Shin-Byung Korean Women

Shin-byung is a cultural bound syndrome that affects Korean women.  The first stages include somatic complaints like dizziness or gastrointestinal problems.  This syndrome is when a spirit tries to enter the females body and take over it physically and mentally.  Those with the syndrome report having vivid dreams about spiritual entities telling them to let these spirits into their bodies.  Once this starts to happen they usually consult a shaman or psychiatrist or physician for help.  It is said that there are three stages to shin-byung.  First of which is the prodromal phase, where the victim experiences the somatic symptoms and some anxiety.  The second phase is the trance phase.  This is when the victim reports having dreams of being beckoned to let spiritual beings into her body.  The last phase is possession.  The victim can show signs of double or even multiple personalities from the possession of one or more spiritual beings.  The second and third phase can range from taking a few weeks to decades to complete.  Once the possession is complete the women is considered a shaman herself now due to the possession.  This is in most cases welcomed because a shaman is a well respected member of the community and is a step up in the social ladder for women.

On the cultural level, these women go to shamans and other healers to see how this can be remedied, depending on the culture.  Where as inAmericathese people would be considered mentally unstable and put together in a special institution.  On the individual level these women have a choice to have a shaman try and convince the spirit to not control the host they have chosen, or let the process take place and assume the role of a shaman themselves.  If they do reject the spirit it is believed that they will live a life of torment from the spirit because it was not allowed to take possession of its intended host.

In western culture there have been similarities seen between Shin-byung and multiple personality disorder.  There is still some debate as to whether the condition is considered a mental illness or not.  As for a treatment, there is no known treatment other than having a shaman try and convince the spirit to leave the intended host alone and find another.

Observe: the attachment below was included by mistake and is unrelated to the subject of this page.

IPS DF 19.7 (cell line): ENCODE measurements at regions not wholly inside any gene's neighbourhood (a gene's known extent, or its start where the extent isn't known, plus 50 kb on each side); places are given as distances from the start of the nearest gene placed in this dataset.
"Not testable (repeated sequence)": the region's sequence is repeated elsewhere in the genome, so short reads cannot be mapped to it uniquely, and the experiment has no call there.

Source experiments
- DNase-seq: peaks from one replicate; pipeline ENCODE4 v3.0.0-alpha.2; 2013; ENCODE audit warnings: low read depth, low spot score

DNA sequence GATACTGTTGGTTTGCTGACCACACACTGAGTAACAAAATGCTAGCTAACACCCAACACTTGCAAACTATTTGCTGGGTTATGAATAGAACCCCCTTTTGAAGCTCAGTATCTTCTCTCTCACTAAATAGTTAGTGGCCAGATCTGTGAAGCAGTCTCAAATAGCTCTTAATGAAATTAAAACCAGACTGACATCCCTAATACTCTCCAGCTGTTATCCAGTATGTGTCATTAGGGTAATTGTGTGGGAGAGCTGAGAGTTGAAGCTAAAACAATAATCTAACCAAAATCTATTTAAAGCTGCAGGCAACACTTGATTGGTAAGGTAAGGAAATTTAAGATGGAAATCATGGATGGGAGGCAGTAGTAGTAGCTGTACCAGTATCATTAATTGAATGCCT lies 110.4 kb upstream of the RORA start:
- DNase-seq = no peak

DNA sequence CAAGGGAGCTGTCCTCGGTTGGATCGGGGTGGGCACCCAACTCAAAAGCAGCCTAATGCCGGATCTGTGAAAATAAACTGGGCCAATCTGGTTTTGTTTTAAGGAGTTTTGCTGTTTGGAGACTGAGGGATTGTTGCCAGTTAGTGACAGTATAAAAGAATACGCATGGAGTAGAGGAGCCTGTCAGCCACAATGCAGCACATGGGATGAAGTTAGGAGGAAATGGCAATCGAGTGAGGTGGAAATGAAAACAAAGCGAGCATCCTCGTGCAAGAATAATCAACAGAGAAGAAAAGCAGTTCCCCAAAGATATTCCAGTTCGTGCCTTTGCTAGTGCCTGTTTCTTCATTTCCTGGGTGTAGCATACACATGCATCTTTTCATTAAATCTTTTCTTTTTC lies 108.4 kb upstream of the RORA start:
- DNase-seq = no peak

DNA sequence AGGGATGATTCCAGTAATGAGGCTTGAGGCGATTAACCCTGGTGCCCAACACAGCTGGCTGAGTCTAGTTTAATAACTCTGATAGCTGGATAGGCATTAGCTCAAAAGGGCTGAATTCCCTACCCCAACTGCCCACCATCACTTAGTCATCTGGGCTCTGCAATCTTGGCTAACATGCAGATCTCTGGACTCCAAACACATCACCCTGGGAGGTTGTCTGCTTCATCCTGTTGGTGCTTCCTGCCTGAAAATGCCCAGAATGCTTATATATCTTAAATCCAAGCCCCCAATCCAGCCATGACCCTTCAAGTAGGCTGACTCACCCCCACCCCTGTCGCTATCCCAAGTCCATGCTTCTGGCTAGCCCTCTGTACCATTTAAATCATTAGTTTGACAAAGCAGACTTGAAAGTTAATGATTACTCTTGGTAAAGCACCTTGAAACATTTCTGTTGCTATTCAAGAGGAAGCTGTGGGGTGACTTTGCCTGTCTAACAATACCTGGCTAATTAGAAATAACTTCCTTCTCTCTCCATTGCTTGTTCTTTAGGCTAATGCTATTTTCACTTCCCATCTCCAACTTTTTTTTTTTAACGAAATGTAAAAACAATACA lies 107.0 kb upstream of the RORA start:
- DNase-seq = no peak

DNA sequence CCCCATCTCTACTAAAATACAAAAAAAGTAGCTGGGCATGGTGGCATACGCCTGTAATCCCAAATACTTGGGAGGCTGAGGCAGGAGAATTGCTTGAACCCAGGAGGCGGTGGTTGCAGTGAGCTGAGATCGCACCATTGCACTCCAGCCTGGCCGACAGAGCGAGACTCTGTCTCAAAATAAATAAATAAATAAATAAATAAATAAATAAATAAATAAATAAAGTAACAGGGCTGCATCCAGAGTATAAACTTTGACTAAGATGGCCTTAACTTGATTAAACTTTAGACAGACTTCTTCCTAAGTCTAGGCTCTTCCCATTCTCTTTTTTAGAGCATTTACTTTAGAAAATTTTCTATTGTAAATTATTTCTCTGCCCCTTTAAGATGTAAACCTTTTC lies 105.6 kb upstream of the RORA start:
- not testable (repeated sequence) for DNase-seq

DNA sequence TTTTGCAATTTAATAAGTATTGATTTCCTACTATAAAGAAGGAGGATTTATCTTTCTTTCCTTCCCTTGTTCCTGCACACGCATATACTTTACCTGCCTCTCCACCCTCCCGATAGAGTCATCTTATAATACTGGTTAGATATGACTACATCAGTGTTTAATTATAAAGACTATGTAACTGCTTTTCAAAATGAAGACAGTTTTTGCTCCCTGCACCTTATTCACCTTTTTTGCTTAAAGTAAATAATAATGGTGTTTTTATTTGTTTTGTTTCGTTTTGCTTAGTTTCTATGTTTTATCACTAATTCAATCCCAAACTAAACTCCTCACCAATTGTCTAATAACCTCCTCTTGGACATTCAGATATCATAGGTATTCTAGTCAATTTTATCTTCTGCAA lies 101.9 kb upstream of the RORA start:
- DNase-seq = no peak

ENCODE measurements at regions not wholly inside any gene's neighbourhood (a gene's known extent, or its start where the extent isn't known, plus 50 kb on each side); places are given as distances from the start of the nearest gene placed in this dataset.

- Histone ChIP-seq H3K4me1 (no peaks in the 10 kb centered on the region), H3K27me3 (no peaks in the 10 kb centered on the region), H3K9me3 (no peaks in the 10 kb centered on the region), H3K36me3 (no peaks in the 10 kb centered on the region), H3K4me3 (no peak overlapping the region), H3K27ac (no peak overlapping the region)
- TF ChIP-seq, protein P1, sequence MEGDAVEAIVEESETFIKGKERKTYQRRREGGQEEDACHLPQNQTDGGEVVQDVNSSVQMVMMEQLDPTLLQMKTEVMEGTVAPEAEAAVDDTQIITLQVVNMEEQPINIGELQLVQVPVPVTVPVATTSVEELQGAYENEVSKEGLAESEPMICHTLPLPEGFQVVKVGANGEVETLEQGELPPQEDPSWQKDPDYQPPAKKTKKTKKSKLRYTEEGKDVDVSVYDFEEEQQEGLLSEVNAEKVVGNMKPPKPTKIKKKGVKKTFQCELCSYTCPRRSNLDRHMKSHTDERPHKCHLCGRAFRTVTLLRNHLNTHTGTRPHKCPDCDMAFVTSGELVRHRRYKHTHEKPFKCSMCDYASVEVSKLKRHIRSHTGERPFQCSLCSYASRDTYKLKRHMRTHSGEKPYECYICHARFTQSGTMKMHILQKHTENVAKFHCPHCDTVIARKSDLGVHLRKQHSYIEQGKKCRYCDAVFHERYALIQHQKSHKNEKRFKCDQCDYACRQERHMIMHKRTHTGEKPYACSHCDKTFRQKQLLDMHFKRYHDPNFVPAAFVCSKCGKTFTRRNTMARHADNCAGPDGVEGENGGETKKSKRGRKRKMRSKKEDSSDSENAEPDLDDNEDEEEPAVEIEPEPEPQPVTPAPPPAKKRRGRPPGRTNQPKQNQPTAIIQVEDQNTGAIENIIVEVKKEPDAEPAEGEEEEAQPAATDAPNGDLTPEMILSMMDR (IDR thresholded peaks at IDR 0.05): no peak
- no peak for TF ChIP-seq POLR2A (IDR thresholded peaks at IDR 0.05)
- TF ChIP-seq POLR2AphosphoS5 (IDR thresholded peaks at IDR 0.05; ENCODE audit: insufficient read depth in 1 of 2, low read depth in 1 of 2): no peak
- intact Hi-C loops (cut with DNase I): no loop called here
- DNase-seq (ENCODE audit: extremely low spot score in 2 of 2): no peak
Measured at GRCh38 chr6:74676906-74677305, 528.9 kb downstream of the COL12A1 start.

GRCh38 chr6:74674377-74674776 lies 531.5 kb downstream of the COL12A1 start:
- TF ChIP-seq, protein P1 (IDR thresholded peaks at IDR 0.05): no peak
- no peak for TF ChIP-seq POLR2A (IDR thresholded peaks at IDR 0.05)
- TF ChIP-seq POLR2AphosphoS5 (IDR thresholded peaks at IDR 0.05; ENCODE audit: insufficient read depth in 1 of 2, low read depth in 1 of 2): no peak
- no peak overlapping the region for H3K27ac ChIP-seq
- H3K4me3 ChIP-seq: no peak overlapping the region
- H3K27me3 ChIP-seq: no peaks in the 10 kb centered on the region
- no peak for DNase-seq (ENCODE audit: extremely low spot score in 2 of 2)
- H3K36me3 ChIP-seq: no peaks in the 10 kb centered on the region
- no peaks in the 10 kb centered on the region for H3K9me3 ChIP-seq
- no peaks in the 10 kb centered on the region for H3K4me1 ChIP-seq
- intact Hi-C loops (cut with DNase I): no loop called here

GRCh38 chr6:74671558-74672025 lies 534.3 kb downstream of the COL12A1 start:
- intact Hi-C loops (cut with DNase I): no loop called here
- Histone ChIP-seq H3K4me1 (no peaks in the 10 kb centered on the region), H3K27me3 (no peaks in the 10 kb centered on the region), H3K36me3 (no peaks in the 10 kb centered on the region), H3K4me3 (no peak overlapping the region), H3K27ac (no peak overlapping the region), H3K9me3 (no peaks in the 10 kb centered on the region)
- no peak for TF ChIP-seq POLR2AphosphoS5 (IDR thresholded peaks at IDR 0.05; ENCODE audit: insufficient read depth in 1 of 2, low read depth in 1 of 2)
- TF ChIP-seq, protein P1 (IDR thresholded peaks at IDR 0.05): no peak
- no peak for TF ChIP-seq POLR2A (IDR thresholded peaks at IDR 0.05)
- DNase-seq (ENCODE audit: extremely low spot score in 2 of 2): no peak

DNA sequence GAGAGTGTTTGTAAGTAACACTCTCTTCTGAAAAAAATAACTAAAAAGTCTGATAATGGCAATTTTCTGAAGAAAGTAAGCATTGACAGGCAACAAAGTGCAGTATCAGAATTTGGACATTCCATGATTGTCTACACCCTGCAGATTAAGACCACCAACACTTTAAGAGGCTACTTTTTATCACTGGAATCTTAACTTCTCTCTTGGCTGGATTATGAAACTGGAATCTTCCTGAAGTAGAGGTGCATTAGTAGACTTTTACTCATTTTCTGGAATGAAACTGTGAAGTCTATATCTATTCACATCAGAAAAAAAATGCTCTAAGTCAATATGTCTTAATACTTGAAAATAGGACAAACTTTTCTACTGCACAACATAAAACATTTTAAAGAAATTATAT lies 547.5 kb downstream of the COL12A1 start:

1 thought on “Shin-Byung Korean Women

  1. The illness shin-byung should be regarded as culture-bound syndrome because it is an illness that is explicitly recognized by the Korean culture with symptoms that are culturally defined. The name is based on the cultural understanding of spirit possession so this illness contains shared characteristics found among other illnesses classified as culturally bound. The advantage of this classification is the ability to study it further in a controlled setting. By having this illness bound, a better understanding of how this illness affects Korean women can be examined as well as the treatment methods performed by the shamans. This could lead to the examination of this illness in relations to other cultures with illnesses that exemplify similar symptoms to find healthcare that provides healing within a cultural understanding. The disadvantage however is the lack of recognition it would receive as an actual illness. Making this illness culturally specific would cause doubt on its legitimacy as an actually illness in the eyes of Western medicine and mainstream illnesses. Therefore if Korean women of this cultural background were to experience this within the Western realm, their illness could be overlooked and dismissed as a psychosomatic episode.

    If the symptoms of this illness are examined closely there are many similarities within other cultures that believe in spiritual healings and possessions. The Hmong shamans for example understand the importance of the protection of the spirit and deal with spirit possessions as well when working collaboratively with Western medicine on Hmong patients. American culture also has its own form of symptoms from this disease that has been categorized as mental illnesses such as schizophrenia and multiple personality disorders. These individuals suffer from some of the same symptoms so if Western medicine studied how Korean shamans deal with this illness maybe an alternative can be made to treat these mentally ill patients in a manner other than institutionalization and permanent medication.

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